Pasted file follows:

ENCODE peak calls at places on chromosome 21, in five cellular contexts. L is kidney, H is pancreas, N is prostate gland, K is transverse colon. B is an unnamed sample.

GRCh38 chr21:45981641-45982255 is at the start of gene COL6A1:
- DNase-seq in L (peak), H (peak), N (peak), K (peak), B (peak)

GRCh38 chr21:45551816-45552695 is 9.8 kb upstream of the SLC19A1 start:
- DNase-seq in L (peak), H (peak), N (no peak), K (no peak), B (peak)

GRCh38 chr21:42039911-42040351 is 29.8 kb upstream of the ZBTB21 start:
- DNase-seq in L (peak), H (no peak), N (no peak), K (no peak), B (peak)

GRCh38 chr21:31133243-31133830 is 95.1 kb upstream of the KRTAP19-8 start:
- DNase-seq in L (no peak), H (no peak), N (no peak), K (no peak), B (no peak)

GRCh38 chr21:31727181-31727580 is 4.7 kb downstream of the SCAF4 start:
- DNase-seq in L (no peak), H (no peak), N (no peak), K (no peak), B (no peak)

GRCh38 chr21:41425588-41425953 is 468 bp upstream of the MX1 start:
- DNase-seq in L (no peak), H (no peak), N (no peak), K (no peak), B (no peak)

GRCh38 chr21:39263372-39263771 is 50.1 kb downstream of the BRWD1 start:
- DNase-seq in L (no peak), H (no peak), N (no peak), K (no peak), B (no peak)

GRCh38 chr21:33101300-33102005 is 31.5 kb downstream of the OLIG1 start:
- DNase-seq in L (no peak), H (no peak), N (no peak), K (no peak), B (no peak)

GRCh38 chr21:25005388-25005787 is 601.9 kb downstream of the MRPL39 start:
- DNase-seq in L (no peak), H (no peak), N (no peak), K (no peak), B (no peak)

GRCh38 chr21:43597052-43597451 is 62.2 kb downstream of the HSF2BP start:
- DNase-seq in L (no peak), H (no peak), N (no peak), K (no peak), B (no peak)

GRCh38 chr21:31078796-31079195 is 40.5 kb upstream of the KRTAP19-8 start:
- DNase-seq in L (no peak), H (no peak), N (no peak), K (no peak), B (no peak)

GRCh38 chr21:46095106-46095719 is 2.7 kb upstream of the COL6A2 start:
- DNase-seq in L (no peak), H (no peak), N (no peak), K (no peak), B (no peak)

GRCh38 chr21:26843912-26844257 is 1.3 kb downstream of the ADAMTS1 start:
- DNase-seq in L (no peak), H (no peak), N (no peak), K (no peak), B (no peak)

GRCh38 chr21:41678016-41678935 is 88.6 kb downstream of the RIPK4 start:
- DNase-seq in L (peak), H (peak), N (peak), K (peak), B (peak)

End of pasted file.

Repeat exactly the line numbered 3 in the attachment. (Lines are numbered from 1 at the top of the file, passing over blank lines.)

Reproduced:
- DNase-seq in L (peak), H (peak), N (peak), K (peak), B (peak)